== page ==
The economy – vulnerable to an economic slump or not

15% of Canada’s economy vulnerable to a housing slump, RBC says

Once again, you have Canadians putting a positive spin on something negative happening. This country is amazingly bulletproof when it comes to bad news. You have an economy that is in the toilet, no manufacturing sector and built on careers for hamburger flippers, but it’s not a problem.

It wouldn’t be a problem if there was anything else going here, but there isn’t. So the demise of the real estate sector would incrementally damage the economy. A decline in the real estate sector may no be absolutely important, but it may be marginally important. But the “don’t worry, be happy” economic policies of this country makes sure that no one has anything to worry about.

The author of the Royal Bank report talks writes about a lot of stuff and comes to this rosy conclusion:

Tallying up the contributions of everything from the building of new homes to the costs of maintaining and running a home, housing-related expenditures climbed to a record
25% share of the Canadian economy in 2016. Not all of this activity is vulnerable to a downturn in home sales. Close to 15% of the economy has a degree of exposure to a drop in home sales, but only 5% has a strong relationship (close to 1:1 for ownership transfer costs and new home construction).

There is always the risk that households pull back more on spending now than in past downturns given elevated levels of household debt and prospective increases in interest rates. That said, this exercise provides some guidance about how a housing market downturn could play out in the broader economy. For example, based on the historical correlations described above, a broad 30% drop in home resales, and attendant spillovers to building activity, house prices, and consumer confidence could translate into a hit on the economy of around 1-2%, with a drop in ownership transfer costs and new home construction accounting for two-thirds of the decline. We don’t expect a downturn similar to that recorded in the early 1990s or even in the United States leading up to the financial crisis. But after Canada’s years-long housing-market party, a mild hangover is likely to follow, with important implications for Canada’s overall economy.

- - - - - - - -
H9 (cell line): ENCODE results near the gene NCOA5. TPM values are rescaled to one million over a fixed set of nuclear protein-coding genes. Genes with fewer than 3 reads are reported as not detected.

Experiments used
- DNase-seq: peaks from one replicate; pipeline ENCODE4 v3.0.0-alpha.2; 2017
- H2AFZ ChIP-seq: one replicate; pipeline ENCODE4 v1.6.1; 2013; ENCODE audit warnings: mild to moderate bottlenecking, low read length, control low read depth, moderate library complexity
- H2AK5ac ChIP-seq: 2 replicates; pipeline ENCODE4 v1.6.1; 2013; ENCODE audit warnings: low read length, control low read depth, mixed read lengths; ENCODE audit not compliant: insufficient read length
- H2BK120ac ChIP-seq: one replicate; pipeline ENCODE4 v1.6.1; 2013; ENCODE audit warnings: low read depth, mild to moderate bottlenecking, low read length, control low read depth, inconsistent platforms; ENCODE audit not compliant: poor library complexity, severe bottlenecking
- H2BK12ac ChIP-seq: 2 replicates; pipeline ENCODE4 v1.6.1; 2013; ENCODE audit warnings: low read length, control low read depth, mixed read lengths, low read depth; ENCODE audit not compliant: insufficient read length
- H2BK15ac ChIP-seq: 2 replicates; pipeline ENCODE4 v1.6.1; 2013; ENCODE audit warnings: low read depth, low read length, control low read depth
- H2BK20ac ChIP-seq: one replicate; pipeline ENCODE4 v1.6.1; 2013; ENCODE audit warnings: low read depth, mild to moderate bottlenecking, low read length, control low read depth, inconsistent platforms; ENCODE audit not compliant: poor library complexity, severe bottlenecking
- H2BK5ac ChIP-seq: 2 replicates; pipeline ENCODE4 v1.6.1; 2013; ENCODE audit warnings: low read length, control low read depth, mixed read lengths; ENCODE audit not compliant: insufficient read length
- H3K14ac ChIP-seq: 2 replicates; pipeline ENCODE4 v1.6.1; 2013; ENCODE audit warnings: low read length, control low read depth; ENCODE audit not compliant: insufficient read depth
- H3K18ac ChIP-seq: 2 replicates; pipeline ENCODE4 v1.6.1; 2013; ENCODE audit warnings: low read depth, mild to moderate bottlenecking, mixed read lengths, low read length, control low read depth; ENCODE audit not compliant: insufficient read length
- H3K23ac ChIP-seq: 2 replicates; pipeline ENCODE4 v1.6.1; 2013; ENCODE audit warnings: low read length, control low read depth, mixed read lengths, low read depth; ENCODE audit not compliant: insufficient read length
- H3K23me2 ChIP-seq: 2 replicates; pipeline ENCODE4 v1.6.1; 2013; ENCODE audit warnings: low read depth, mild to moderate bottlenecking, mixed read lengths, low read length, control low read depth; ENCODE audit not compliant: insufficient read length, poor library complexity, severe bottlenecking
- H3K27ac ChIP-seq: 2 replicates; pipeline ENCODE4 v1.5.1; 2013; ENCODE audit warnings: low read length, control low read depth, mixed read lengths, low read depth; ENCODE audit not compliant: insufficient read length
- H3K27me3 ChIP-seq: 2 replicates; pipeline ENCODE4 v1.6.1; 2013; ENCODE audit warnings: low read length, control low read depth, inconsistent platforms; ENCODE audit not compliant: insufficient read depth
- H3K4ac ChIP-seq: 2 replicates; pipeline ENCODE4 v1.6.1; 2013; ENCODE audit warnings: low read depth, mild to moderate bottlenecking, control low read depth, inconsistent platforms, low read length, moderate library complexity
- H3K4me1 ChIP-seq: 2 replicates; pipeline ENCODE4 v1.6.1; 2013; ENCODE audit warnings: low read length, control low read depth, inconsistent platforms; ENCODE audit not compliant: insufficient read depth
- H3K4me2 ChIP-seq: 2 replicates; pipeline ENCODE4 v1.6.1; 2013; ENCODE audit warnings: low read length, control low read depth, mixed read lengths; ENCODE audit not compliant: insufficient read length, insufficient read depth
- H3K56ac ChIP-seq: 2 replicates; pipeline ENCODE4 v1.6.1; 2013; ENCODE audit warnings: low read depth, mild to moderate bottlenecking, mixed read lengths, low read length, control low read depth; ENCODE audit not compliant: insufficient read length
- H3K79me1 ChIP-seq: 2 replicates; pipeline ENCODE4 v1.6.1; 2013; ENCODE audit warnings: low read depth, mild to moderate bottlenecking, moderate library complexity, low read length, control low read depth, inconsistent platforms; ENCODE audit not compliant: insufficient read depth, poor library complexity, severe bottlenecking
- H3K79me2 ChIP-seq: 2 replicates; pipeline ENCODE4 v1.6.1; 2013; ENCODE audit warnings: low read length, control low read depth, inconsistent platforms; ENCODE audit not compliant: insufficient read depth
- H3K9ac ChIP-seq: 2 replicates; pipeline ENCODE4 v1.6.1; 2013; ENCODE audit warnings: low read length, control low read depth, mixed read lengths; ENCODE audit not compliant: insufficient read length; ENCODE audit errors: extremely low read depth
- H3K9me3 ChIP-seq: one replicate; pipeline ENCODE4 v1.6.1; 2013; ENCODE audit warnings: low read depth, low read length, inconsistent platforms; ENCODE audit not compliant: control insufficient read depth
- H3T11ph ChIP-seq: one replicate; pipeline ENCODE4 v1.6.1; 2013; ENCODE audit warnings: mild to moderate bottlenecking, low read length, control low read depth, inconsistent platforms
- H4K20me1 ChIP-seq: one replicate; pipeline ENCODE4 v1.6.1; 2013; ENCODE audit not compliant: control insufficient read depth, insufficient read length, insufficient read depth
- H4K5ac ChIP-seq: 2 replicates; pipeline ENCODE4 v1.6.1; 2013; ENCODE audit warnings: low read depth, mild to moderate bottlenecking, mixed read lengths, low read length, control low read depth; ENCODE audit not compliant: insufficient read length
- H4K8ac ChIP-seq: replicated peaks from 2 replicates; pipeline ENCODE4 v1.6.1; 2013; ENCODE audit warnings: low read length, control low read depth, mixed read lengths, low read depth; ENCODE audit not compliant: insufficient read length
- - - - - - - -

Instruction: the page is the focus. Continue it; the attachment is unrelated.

Unbelievable. An economy built on housing-related expenditures. Forget about getting your children to be lawyers, doctors or accountants. They should all become construction workers or sales clerks at Home Depot.

There is nothing that can derail the Canadian economy. A 1-2% drop may make economic growth negative. But for the talking heads like Laura Cooper that’s not a problem, just a hiccup. But it’s not a problem for anyone in Canada, given that Canadians are asleep at the switch. Nothing is a problem, low energy prices, low commodity prices, low economic growth, high debt levels, ridiculous real estate prices, bloated civil services at all levels of government. Nothing will derail the country that has more ostriches than any other country in the world.

But the fact of the matter is that in real terms, jobs, wealth, economic growth, this country is going nowhere. But the numbers will always be given a positive spin. That will never change.

After decades of working in financial services, reports such as this have always been relegated to the recycling bins of history. Too bad no one follows up to see whether anything they say actually ever comes to pass.